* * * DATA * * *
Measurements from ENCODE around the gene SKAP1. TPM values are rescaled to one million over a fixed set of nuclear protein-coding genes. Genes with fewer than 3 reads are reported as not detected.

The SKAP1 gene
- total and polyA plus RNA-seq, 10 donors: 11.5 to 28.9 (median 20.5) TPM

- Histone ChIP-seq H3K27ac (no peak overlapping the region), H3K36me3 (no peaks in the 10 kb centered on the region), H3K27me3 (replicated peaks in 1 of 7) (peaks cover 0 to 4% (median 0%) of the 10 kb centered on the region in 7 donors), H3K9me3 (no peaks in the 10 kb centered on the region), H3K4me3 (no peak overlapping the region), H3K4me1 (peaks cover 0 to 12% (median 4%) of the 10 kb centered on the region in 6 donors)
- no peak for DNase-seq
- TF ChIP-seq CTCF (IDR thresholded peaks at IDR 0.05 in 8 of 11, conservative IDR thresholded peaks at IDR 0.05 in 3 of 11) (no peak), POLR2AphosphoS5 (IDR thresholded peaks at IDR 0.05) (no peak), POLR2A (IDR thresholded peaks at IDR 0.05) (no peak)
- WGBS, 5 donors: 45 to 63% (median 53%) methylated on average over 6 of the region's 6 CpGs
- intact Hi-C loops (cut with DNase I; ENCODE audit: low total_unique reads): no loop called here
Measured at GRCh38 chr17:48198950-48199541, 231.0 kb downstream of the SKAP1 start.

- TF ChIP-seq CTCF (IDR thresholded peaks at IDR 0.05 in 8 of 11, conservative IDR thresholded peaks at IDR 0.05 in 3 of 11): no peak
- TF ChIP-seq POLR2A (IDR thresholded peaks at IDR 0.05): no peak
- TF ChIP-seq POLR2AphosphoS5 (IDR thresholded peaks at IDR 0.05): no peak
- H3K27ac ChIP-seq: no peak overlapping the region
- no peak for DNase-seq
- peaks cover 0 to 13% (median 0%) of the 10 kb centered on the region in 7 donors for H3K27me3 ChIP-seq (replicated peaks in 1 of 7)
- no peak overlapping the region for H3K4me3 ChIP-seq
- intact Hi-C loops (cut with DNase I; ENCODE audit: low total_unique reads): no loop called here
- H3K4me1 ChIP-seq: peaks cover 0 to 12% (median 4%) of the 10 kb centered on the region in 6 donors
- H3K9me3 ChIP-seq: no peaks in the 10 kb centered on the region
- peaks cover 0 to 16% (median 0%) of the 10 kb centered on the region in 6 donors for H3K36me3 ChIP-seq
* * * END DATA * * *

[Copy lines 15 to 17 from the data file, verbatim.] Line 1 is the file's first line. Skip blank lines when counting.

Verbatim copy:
- peaks cover 0 to 13% (median 0%) of the 10 kb centered on the region in 7 donors for H3K27me3 ChIP-seq (replicated peaks in 1 of 7)
- no peak overlapping the region for H3K4me3 ChIP-seq
- intact Hi-C loops (cut with DNase I; ENCODE audit: low total_unique reads): no loop called here